Anthony Albanese enters 2023 at the high point of his political career.

With his victory in May’s federal election, the Prime Minister has cemented his place in Labor history as the hero who ousted Scott Morrison – seen by progressives as the embodiment of conservatism whose hubris made him unfit to lead the nation.

Albanese has made progress during his long political honeymoon, but 2023 is the year he must show Australians why he was worth their vote.

Albanese would be kidding himself if he believed he won the election.

The truth is that Morrison lost the election with his hubris and addiction to conflict.

Labor’s role was to highlight Morrison’s flaws and present itself as a safe alternative.

Albanese now needs to deliver on his election promises, including his vow to change our political culture by putting the national interest ahead of politics.

When it comes to core election promises, he has made a good start.

He has created a National Anti-Corruption Commission, taken meaningful action on climate change after years of inertia, and endorsed pay rises for aged care and other low-paid workers.

He has also progressed his plan to create a voice to Parliament for First Nations people by preparing for a referendum to be held in 2023.

Importantly, Albanese and Foreign Minister Penny Wong have re-established Australia’s relations with China, after Morrison trashed the national interest by using rhetorical attacks on China to score domestic political points.

But promised lower energy prices and higher wage growth to lift living standards have been far more challenging in the face of economic headwinds and business sector opposition to industrial relations and energy reforms.

Business, backed by elements of the media, looms as a genuine threat to Albanese’s progress in 2023.

Albanese’s task will be to reconcile the reality that business profits drive economic and jobs growth with the perversity of a system in which ineffective IR arrangements have failed to produce fair pay rises for Australians at a time of rising living costs.

It is no surprise that business leaders argue for higher profits. That is their job.

But Albanese’s job is to ask whether Australians deserve something more than a system in which businesses claim the only way they can create new jobs is by denying pay rises to existing loyal workers.

He must get community-wide buy-in for measures that boost productivity.

Likewise, he must ask Australians whether it makes sense to sell so much of our natural gas reserves overseas to generate big profits that resulting domestic supply shortages drive local gas prices to unaffordable levels.

Whether Albanese possesses the ability to truly lead the nation to better outcomes will determine his progress in 2023 and his place in history.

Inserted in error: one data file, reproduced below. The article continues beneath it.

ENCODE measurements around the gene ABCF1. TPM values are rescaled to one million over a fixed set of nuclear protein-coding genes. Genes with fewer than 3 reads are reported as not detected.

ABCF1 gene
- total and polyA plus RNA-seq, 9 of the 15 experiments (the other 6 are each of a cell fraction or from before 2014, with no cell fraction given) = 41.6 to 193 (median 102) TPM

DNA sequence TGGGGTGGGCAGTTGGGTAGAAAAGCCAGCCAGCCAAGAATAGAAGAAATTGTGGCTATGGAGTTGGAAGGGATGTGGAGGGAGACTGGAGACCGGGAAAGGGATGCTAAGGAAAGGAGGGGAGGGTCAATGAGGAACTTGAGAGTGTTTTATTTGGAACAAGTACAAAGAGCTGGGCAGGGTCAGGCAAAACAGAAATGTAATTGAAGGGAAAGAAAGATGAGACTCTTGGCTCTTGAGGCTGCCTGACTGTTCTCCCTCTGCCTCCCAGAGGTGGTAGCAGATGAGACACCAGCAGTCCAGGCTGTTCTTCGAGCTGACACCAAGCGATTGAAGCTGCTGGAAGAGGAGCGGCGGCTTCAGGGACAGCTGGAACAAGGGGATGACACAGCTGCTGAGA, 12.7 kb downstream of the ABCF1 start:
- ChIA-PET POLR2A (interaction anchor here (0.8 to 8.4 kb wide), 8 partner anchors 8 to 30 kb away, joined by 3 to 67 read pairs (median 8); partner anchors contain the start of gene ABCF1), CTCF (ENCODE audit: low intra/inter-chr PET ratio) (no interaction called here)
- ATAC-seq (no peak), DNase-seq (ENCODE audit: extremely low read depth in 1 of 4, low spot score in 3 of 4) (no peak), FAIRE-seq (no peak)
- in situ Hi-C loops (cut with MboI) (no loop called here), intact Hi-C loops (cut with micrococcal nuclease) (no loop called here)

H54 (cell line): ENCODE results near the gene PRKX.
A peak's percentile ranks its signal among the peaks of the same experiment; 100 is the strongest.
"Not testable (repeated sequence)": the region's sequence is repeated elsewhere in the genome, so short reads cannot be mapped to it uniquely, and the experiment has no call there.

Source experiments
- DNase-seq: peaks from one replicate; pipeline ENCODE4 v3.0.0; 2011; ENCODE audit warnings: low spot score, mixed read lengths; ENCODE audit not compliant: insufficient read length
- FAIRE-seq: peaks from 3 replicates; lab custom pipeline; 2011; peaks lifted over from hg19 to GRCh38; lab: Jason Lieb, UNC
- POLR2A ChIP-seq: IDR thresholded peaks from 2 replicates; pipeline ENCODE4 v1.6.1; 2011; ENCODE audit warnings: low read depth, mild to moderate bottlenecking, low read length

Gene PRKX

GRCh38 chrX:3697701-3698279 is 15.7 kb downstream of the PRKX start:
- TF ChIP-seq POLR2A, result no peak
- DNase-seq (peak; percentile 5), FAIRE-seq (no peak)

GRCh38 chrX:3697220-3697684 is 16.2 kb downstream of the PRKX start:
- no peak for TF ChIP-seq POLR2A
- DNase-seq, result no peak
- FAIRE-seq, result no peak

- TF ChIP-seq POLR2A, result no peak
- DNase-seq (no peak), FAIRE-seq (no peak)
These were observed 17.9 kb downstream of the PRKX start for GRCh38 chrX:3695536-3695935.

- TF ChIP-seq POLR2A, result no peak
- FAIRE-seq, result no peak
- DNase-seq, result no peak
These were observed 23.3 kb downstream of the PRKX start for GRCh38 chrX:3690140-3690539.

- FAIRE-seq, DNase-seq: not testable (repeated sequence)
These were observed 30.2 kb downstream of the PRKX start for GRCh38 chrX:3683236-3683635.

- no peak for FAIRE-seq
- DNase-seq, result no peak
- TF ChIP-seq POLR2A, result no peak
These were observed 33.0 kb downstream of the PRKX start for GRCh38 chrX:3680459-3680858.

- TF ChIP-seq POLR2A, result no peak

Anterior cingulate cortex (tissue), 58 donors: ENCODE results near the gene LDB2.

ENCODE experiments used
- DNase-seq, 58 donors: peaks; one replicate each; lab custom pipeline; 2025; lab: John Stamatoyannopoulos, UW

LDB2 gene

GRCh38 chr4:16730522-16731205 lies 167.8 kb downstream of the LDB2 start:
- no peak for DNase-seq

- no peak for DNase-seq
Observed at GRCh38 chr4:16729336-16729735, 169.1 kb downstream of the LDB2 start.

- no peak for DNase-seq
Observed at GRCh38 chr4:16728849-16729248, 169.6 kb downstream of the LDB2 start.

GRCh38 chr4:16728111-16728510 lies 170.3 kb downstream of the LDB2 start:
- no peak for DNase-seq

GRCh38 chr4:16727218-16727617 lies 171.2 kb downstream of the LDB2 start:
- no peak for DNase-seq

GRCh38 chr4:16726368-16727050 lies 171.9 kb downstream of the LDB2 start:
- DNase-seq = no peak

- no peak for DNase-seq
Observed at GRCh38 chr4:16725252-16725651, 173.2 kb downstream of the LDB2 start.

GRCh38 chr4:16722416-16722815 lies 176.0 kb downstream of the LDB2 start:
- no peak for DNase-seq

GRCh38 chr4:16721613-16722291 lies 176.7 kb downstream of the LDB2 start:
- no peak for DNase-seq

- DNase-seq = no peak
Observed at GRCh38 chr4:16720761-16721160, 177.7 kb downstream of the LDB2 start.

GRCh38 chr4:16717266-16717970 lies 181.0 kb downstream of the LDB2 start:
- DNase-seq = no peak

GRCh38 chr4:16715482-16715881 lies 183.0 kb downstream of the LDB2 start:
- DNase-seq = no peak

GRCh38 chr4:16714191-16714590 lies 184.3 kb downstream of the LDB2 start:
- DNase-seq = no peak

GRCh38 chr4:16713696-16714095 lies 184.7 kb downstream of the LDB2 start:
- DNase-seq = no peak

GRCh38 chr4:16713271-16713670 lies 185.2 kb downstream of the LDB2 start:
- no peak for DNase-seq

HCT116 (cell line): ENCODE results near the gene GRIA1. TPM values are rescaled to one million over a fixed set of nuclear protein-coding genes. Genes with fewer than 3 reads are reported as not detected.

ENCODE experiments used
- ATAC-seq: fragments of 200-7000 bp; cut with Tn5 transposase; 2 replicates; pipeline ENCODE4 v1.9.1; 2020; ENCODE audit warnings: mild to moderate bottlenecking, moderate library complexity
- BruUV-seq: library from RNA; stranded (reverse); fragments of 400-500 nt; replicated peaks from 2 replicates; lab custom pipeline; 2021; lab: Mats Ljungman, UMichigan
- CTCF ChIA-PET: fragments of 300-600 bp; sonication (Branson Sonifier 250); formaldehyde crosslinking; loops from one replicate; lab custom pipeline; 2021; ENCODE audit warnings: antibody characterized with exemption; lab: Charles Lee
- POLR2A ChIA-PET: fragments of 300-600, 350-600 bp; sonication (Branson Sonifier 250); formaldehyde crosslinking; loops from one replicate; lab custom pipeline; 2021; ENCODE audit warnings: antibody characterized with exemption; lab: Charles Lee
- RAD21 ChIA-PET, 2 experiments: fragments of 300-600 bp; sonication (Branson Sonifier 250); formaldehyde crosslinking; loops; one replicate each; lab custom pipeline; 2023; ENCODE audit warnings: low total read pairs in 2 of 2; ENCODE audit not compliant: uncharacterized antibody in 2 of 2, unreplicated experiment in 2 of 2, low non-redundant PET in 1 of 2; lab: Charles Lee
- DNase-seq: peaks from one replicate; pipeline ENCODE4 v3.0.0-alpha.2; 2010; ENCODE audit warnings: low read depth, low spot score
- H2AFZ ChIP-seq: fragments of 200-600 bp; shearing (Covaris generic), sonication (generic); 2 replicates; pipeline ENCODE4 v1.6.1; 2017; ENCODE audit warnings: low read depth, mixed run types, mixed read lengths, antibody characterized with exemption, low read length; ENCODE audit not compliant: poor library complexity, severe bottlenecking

As opposition leader, Albanese said Australians had “conflict fatigue’’ and wanted a better style of politics less compromised by “argument for its own sake’’.

He says he wants to emulate the approach of Bob Hawke, who brought business and trade unions together to deliver productivity-enhancing reforms that generated Australia’s longest period of continuous economic growth.

Hawke’s genius was his ability to encourage all sides of a particular argument to compromise – to make people understand that blind adherence to entrenched positions prevents progress.

Albanese has bitter personal experience of the folly in needless conflict.
After serving 11 years in opposition, he watched leadership tension within the Labor Party destroy the Rudd and Gillard governments between 2007 and 2013.

His now-famous 2012 declaration “I like fighting Tories”, was not a bloodthirsty reference to his dislike of conservative politicians, but an appeal to his colleagues to stop squabbling among themselves and to focus on using the power of government to achieve progress for Australians.

Writing in The Australian a year ago, he argued: “When people work together, they can achieve great things. Effective leaders point the way to a better future by encouraging people to co-operate.’’

If unity and a focus on the national interest ahead of politics is the aim, Albanese will have to contain his own team, which includes many ministers who dropped the ball in the Rudd-Gillard era.

The Labor Party is intensely tribal. Many of its MPs are life-long activists with limited experience outside trade unions and political offices. Given their pedigrees, they find conflict to be a natural state.

There is nothing wrong with argument. It can improve policy outcomes.
But as Albanese also wrote a year ago: “The problem is when the argument becomes the end in itself’’.

Around this time every year Albanese visits Queensland’s Woodford Folk Festival. He has great memories from previous years when he would spend time at the festival with Hawke, who also attended each year.

No doubt this holiday period, he will reflect on what it took for Hawke to be such a successful unifying national leader.

In 2022, Albanese proved he has the discipline, patience and strategic smarts to lead the nation’s oldest political party.

But his task in 2023 will be far more difficult. He needs to transform himself from the shrewd tactician who slayed the Morrison government into a man who can lead an entire nation.

Matthew Franklin is a journalist and former media adviser to Anthony Albanese and Kevin Rudd

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